‘Cut coal too fast and risk power cuts’ report warns

File photo of Eggborough Power Station, a coal fired plant near Selby, which is set to close next year.
File photo of Eggborough Power Station, a coal fired plant near Selby, which is set to close next year.
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THE death knell has been sounded for polluting coal-fired power stations - amid concerns that the country is heading into an energy crisis.

Energy Secretary Amber Rudd will declare today in a widely-anticipated speech that coal “is not the future” and it is imperative to build gas plants instead.

But a new report by the freemarket thinktank Centre for Policy Studies, says demand for electricity is set to outstrip reliable sources of power for the first time from early next year when coal-fired plants - including two in Yorkshire - close.

Eggborough power station, near Selby, is set to close with the loss of 240 jobs in March, the same month as Ferrybridge power station, near Castleford. The Longannet plant in Fife will also close in March, after being pronounced “uneconomic.”

A new report, The Great Green Hangover, published today by the Centre for Policy Studies, argues that decades of energy policy mismanagement will leave the country with 52,360MW of “dispatchable capacity”, from coal, gas and nuclear, while winter demand is forecast to be 54,200MW. It says: “Action must be taken now if the lights are to be kept on.”

It calls for the abandonment of carbon taxes, which the report says are three times higher in the UK than the rest of Europe, in order to prevent the closure of more power plants. It says the taxes have also kept prices “unsustainably high” for struggling energy-intensive industries like steel.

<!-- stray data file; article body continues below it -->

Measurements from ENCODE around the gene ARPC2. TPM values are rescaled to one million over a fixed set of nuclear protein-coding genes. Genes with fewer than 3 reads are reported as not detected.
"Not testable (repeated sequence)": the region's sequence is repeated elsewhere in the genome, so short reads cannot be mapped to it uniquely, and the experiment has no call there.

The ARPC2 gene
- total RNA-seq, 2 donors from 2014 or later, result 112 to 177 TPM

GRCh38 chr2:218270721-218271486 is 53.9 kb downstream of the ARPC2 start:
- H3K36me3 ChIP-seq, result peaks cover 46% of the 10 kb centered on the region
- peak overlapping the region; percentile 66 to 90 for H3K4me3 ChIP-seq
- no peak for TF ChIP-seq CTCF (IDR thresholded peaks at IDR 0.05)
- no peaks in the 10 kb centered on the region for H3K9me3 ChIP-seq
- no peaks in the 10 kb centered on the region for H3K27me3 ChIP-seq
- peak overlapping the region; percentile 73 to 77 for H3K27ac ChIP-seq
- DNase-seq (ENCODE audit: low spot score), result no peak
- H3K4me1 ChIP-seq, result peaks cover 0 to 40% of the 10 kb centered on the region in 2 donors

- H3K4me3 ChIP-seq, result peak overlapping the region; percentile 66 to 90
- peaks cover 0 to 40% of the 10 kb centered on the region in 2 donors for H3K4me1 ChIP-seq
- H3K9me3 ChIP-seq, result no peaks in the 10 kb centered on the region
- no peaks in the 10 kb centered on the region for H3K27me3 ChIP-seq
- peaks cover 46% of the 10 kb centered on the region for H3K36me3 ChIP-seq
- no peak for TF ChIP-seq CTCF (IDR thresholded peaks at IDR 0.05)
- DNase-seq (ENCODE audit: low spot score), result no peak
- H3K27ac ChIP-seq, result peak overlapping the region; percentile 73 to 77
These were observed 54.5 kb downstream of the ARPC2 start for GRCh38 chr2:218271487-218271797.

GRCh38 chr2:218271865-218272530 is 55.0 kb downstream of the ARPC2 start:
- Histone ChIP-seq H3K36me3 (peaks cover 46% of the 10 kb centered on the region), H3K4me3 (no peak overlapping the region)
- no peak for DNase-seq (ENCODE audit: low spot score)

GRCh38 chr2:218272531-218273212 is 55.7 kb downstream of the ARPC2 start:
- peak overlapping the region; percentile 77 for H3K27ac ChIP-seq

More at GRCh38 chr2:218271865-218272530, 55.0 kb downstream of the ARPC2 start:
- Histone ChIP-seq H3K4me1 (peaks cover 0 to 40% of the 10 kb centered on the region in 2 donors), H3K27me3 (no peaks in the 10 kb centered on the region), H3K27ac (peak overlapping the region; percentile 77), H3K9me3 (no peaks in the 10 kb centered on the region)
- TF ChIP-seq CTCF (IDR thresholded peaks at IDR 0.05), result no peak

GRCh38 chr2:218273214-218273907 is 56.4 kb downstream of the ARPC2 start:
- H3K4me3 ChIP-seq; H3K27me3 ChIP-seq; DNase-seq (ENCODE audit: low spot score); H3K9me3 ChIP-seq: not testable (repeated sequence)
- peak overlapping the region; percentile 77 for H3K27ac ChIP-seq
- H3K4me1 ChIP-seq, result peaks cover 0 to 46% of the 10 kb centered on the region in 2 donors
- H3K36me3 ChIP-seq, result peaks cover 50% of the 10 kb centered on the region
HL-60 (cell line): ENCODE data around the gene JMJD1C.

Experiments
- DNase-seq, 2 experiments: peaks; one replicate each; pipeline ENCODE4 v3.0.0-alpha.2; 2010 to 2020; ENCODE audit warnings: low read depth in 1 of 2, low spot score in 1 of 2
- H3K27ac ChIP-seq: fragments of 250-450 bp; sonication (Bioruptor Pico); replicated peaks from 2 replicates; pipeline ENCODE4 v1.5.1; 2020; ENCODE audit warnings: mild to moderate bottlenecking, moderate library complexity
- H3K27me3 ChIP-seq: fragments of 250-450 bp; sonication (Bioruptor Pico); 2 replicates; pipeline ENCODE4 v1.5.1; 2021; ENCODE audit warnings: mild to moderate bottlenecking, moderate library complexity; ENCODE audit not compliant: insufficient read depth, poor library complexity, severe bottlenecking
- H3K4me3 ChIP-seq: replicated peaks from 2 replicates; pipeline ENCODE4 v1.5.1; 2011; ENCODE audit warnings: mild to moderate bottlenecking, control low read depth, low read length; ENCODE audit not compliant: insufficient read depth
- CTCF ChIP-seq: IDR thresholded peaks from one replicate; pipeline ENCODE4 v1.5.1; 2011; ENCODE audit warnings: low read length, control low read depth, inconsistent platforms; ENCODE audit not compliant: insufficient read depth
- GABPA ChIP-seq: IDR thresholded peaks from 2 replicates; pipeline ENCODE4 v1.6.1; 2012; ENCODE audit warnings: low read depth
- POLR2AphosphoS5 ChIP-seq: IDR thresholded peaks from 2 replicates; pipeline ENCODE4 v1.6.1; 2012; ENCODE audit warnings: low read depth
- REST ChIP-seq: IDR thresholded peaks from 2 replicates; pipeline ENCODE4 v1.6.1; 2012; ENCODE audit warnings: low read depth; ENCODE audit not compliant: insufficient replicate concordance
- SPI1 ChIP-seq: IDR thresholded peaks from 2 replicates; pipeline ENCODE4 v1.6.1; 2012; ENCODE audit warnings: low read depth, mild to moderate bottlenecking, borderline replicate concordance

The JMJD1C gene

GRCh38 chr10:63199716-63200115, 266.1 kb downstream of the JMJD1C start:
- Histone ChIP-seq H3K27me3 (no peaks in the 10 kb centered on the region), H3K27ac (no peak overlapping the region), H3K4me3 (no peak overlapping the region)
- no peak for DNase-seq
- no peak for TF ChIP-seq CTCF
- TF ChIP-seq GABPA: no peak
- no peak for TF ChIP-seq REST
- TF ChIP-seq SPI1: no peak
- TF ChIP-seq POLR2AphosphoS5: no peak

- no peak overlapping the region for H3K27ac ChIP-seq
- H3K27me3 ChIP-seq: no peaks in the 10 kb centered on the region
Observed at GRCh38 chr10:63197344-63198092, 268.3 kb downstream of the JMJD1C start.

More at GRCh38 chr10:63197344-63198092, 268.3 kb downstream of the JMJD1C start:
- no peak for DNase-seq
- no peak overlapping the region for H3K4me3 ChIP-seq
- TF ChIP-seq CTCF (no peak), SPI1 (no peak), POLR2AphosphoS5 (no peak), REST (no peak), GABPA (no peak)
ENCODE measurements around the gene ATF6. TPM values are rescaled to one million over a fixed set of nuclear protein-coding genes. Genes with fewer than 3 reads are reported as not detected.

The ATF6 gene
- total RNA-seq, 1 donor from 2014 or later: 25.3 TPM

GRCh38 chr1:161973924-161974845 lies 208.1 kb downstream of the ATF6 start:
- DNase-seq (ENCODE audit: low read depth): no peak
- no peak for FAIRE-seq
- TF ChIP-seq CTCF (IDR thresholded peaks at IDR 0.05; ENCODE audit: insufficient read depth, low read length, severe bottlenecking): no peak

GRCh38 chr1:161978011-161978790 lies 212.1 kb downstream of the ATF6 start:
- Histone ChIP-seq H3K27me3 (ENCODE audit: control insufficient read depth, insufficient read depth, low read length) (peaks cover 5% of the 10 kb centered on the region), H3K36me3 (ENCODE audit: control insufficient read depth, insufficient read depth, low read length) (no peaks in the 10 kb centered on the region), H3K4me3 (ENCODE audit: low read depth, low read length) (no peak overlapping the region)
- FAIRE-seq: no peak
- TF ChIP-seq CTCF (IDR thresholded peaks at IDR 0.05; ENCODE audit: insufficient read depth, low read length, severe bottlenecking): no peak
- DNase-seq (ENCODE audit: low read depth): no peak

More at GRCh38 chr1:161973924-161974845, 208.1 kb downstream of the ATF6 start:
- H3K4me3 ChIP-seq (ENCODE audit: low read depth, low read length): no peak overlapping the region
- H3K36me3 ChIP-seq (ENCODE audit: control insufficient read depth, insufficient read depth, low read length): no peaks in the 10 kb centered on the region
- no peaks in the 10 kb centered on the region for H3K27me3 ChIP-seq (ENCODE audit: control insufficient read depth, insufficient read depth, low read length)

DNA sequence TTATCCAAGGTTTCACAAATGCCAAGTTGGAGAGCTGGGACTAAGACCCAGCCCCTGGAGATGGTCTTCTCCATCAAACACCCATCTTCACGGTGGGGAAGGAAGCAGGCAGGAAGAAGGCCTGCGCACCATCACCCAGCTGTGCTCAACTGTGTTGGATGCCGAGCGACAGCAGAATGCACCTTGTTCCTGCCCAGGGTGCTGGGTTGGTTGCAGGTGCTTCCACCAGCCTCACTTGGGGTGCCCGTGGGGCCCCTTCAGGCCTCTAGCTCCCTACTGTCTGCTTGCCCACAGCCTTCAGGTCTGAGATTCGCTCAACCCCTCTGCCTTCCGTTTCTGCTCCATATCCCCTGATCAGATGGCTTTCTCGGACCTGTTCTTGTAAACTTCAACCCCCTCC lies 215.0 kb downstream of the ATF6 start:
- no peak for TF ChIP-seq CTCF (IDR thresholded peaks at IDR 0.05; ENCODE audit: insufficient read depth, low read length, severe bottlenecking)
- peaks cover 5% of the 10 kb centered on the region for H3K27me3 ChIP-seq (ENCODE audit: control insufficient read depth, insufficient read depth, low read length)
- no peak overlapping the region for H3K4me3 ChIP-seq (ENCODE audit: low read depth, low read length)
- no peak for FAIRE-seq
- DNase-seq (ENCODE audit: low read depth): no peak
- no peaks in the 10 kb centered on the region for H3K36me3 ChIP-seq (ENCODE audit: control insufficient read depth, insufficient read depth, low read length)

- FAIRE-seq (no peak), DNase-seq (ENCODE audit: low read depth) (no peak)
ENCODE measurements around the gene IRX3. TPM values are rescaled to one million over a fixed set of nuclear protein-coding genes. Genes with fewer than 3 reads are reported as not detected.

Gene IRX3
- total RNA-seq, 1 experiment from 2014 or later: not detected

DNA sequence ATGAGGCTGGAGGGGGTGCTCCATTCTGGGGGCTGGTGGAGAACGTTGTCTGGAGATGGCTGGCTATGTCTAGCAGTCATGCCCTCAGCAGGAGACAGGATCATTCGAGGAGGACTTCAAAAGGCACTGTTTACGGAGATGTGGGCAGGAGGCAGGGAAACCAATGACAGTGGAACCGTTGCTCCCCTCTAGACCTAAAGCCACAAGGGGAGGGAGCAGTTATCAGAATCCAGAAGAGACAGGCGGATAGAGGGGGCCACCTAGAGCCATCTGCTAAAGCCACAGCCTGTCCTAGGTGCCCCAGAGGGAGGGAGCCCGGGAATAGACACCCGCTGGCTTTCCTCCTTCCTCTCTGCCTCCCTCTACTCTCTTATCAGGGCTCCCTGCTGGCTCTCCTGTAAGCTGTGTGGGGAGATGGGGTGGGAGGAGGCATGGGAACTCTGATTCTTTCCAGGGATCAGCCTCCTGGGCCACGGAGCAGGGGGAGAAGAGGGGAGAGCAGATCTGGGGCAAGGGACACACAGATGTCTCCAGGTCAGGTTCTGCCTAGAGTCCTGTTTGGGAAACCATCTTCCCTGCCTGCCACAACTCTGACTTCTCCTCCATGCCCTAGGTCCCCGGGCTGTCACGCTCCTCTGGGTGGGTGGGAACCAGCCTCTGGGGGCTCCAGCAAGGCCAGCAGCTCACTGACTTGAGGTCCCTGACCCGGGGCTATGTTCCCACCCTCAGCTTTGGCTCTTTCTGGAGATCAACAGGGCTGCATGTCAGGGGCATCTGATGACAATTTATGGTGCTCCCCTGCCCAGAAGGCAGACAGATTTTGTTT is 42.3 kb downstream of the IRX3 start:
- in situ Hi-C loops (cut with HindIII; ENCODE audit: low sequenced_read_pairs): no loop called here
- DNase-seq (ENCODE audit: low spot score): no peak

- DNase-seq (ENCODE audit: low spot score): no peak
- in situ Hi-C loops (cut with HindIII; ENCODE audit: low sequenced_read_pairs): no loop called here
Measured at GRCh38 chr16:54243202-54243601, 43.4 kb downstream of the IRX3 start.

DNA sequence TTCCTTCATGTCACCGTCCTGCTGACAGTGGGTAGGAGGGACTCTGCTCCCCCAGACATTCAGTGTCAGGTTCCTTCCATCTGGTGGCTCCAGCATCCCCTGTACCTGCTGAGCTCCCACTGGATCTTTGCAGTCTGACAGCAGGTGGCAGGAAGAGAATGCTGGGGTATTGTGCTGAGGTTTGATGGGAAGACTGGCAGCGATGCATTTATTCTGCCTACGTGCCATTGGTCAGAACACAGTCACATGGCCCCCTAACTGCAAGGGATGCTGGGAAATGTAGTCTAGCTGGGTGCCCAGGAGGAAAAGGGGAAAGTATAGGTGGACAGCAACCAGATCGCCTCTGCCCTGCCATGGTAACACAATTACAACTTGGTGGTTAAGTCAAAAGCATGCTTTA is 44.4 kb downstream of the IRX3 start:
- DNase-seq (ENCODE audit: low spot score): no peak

Research fellow from the CPS Tony Lodge said Britain had lost over 20 per cent of its dispatchable electricity generating capacity in the last five years as power plants have closed with no equivalent replacement. Earlier this month National Grid had to use emergency measures for the first time to call on industry to reduce its power usage in order to avoid shortages.

Mr Lodge said: “If the Government is to force coal-powered stations to close early then the Government must clearly set out how it will replace this lost capacity on a plant by plant basis so to avoid any energy interruptions.

“There’s proposals to build (a gas-fired) one at Carrington, near Manchester, but it isn’t even built yet. At the moment they are closing earlier than expected, without effective replacements ready to start.”

Environmentalists have backed reports that the Government will announce the closure of coal power plants by 2023. But they have attacked Ministers for stopping support for the cheapest low-carbon technologies like wind while backing more expensive nuclear. In her speech Ms Rudd will say: “Frankly, it cannot be satisfactory for an advanced economy like the UK to be relying on polluting, carbon-intensive 50-year-old coal-fired power stations. Let me be clear: this is not the future.”

She will also say: “One of the greatest and most cost-effective contributions we can make to emission reductions in electricity is by replacing coal-fired power stations with gas. In the next 10 years, it’s imperative that we get new gas-fired power stations built.”

A spokesman for DECC said: “Keeping the lights on is non-negotiable. National Grid has the right tools in place to manage the system this winter and we will ensure that they continue to do so in future.

“Our number one priority is to ensure that hardworking families and businesses have access to secure, affordable energy supplies they can rely on.

“In the longer term we are investing in infrastructure and low-carbon energy supplies, such as nuclear and shale gas, to improve energy security for future generations.”